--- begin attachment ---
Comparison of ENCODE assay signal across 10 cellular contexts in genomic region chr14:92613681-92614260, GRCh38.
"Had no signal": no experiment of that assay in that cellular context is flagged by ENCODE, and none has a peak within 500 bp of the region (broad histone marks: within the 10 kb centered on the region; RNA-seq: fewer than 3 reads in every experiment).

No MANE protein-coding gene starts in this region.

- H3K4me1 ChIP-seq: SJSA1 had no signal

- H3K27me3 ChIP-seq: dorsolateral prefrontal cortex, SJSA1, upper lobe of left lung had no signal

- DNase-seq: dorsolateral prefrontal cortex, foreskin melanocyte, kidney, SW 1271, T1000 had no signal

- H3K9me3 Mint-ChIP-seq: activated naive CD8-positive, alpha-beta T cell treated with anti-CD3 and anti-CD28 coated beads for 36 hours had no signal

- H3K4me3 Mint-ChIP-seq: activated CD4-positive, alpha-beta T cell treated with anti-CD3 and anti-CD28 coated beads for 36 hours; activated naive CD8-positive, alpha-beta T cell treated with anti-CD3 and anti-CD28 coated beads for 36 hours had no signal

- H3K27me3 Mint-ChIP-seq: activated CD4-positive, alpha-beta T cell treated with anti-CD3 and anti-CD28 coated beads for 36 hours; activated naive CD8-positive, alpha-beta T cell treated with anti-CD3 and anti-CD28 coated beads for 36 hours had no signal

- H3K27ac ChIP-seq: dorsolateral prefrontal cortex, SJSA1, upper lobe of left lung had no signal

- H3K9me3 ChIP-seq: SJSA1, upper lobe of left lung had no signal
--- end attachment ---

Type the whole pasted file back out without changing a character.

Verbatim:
Comparison of ENCODE assay signal across 10 cellular contexts in genomic region chr14:92613681-92614260, GRCh38.
"Had no signal": no experiment of that assay in that cellular context is flagged by ENCODE, and none has a peak within 500 bp of the region (broad histone marks: within the 10 kb centered on the region; RNA-seq: fewer than 3 reads in every experiment).

No MANE protein-coding gene starts in this region.

- H3K4me1 ChIP-seq: SJSA1 had no signal

- H3K27me3 ChIP-seq: dorsolateral prefrontal cortex, SJSA1, upper lobe of left lung had no signal

- DNase-seq: dorsolateral prefrontal cortex, foreskin melanocyte, kidney, SW 1271, T1000 had no signal

- H3K9me3 Mint-ChIP-seq: activated naive CD8-positive, alpha-beta T cell treated with anti-CD3 and anti-CD28 coated beads for 36 hours had no signal

- H3K4me3 Mint-ChIP-seq: activated CD4-positive, alpha-beta T cell treated with anti-CD3 and anti-CD28 coated beads for 36 hours; activated naive CD8-positive, alpha-beta T cell treated with anti-CD3 and anti-CD28 coated beads for 36 hours had no signal

- H3K27me3 Mint-ChIP-seq: activated CD4-positive, alpha-beta T cell treated with anti-CD3 and anti-CD28 coated beads for 36 hours; activated naive CD8-positive, alpha-beta T cell treated with anti-CD3 and anti-CD28 coated beads for 36 hours had no signal

- H3K27ac ChIP-seq: dorsolateral prefrontal cortex, SJSA1, upper lobe of left lung had no signal

- H3K9me3 ChIP-seq: SJSA1, upper lobe of left lung had no signal